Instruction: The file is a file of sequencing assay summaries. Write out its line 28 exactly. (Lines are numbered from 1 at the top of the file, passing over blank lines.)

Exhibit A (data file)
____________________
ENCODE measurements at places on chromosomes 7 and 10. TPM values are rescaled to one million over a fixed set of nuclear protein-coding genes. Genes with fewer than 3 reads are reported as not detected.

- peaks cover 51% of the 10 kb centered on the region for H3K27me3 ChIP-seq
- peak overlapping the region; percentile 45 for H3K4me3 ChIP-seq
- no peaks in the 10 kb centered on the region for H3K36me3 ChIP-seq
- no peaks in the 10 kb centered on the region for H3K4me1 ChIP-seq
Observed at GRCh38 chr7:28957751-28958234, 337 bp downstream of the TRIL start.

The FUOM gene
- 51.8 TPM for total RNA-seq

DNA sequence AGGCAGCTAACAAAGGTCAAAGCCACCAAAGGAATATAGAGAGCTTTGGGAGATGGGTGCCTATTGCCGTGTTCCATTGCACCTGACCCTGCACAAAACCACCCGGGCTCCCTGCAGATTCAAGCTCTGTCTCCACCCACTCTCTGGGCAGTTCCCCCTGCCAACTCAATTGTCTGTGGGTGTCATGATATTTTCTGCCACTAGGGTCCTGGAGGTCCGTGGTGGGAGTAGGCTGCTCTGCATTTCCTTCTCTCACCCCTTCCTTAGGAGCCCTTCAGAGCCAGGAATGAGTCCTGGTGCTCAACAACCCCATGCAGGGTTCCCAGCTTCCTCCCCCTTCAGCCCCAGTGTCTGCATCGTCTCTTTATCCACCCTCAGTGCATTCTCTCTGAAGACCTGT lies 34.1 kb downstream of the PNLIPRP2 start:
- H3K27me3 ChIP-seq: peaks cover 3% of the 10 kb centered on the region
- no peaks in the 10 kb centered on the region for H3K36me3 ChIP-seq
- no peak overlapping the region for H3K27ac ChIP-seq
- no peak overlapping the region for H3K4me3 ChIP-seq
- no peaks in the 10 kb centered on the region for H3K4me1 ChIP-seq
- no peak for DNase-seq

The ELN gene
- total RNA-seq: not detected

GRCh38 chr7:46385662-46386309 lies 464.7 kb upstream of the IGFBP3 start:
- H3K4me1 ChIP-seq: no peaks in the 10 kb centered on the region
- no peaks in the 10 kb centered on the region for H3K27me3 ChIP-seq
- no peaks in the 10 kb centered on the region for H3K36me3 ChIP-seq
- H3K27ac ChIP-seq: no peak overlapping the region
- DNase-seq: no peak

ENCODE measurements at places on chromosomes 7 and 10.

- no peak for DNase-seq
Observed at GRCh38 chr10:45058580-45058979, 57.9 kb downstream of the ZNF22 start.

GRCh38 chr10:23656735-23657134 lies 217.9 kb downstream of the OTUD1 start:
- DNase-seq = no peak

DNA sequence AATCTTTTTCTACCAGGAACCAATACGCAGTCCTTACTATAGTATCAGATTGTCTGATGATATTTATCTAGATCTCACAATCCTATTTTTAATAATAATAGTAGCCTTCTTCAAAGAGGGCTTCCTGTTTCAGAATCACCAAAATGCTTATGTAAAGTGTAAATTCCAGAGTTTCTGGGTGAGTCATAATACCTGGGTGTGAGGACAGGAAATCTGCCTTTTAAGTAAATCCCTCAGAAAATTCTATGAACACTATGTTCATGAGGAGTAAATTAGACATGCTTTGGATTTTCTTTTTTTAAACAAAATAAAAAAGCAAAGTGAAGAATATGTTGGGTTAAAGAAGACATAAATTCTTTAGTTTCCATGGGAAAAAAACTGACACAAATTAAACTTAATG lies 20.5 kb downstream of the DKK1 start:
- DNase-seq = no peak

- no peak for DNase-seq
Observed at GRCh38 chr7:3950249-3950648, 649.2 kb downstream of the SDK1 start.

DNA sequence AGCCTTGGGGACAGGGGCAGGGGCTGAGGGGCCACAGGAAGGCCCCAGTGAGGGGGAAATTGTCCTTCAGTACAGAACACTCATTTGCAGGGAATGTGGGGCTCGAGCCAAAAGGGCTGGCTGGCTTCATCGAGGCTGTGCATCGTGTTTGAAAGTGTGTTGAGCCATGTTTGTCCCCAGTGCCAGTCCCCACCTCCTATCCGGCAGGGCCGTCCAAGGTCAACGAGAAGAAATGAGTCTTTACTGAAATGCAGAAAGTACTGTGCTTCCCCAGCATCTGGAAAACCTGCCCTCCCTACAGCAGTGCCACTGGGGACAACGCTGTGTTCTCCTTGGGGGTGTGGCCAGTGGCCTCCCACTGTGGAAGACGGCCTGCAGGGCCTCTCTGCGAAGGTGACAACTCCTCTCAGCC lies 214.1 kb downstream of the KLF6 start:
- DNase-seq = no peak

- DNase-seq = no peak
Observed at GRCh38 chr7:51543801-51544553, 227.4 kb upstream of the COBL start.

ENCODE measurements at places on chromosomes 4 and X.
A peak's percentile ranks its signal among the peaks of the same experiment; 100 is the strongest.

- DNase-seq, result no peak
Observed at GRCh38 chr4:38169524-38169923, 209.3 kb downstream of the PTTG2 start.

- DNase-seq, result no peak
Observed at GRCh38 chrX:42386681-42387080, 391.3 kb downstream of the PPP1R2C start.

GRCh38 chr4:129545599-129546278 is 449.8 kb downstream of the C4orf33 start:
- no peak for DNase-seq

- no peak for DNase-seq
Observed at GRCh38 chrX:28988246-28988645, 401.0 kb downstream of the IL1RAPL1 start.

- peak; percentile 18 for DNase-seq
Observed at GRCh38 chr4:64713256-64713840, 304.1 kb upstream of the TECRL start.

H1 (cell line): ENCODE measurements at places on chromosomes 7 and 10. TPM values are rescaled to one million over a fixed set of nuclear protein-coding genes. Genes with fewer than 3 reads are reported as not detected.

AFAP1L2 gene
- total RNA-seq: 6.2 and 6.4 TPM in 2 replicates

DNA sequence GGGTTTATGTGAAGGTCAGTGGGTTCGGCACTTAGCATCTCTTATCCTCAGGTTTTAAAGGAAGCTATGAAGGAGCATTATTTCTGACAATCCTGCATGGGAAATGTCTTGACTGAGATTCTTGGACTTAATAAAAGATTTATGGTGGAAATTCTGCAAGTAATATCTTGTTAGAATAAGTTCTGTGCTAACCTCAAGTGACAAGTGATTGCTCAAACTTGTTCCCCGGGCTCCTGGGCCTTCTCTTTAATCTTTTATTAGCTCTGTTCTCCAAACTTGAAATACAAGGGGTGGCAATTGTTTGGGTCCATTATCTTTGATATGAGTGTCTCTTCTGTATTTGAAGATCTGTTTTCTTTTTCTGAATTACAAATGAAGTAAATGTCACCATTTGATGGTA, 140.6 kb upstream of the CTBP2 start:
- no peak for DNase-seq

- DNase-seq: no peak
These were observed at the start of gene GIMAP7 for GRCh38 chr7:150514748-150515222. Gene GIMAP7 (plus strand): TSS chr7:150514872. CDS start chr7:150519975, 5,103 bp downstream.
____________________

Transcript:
- DNase-seq = no peak